Horsehead nebula

While the weather in Scotland and the North has been terrible today, that wasn’t the case in Somerset last night. It was still, clear and moonless, so I decided to head out for some astronomy. On my previous excursion I looked at as many bright and interesting objects as possible, but the photos didn’t do them justice. This time I decided to concentrate on just one object and to do it properly.

I picked the Horsehead nebula from IC434. Last time I only had six frames and the result was very noisy. This time I took 30 frames of 50 seconds, for a total of 25 minutes. I also took 10 dark frames. As usual I used my GSO 6″ f/5 Newtonian telescope, with full-spectrum Canon EOS 600D, using a filter to cut out IR and UV but retain deep red around H-α where most nebulae emit strongly.

Horsehead nebula
Horsehead nebula

It’s still a bit noisy for my liking, but you can see the nebula clearly. In future I will use a polar finder scope to improve the alignment of the mount and hopefully this will give me the ability to expose for longer. I managed 50 seconds without blurring this time, an improvement on 45 seconds last time. If I can make it to a minute and a half, I can switch the ISO down to 6400. With autoguiding, which I hope to have in the new year, 2-3 minutes should be easily achievable and noise will become much less of a problem. I could also remove the IR-cut filter and scoop up more light from across the whole spectrum. Not sure how it would look, but I might be able to reduce the ISO by doing this, too.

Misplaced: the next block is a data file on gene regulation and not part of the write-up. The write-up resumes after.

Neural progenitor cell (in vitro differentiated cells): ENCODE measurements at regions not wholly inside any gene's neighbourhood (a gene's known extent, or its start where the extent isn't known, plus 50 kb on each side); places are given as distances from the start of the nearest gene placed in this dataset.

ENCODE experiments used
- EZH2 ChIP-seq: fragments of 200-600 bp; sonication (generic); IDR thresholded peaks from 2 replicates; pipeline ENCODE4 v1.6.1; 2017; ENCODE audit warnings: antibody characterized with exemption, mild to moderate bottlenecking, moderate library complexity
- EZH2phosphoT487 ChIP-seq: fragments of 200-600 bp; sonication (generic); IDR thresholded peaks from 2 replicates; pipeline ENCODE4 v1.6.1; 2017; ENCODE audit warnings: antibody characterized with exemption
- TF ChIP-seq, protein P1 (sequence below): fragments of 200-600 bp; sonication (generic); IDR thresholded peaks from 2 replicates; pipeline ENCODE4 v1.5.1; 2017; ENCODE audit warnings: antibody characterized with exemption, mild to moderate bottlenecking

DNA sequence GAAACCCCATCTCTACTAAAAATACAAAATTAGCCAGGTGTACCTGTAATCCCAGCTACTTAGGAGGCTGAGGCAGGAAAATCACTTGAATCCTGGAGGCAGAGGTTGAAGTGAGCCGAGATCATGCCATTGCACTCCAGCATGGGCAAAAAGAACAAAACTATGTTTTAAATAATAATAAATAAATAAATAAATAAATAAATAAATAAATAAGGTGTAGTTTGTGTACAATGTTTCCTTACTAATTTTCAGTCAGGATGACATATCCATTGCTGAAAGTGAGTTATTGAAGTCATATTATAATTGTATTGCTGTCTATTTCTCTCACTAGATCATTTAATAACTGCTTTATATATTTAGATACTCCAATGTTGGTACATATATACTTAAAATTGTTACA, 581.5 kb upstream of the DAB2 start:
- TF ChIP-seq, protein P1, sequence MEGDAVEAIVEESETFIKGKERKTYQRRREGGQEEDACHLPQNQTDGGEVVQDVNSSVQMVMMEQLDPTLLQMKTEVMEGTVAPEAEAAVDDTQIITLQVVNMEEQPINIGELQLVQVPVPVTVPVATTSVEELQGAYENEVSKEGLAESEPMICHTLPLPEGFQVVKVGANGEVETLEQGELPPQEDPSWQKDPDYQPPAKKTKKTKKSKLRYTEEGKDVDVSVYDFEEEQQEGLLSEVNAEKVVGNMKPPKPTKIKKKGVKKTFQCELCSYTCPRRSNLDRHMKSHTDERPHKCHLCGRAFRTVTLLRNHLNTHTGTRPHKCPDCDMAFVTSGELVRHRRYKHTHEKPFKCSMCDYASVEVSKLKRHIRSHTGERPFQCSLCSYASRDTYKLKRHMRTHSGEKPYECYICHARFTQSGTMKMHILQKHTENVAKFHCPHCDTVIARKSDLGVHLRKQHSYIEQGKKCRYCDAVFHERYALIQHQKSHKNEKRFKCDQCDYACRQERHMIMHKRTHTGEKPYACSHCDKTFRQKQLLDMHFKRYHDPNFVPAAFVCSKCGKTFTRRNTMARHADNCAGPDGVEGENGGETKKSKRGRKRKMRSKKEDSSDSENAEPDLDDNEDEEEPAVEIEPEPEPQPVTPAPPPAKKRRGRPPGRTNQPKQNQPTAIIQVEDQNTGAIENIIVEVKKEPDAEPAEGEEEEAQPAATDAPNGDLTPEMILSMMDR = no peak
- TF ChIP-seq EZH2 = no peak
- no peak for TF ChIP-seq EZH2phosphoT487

2 thoughts on “Horsehead nebula

    1. The trick with astrophotography isn’t the camera or the telescope, but the tripod and mount. Any camera and telescope can scoop up enough light given a long enough exposure, but the tripod has to be able to compensate for the rotation of the earth accurately.

      My old entry level telescope mount could only track a star for about three seconds without motion blurring. My new mount (which cost more than twice as much as either the telescope or the DSLR) can track stars for just shy of a minute in its current configuration. Hopefully will be able to manage several minutes when I get hold of a guide scope so I can put my autoguider to use 🙂


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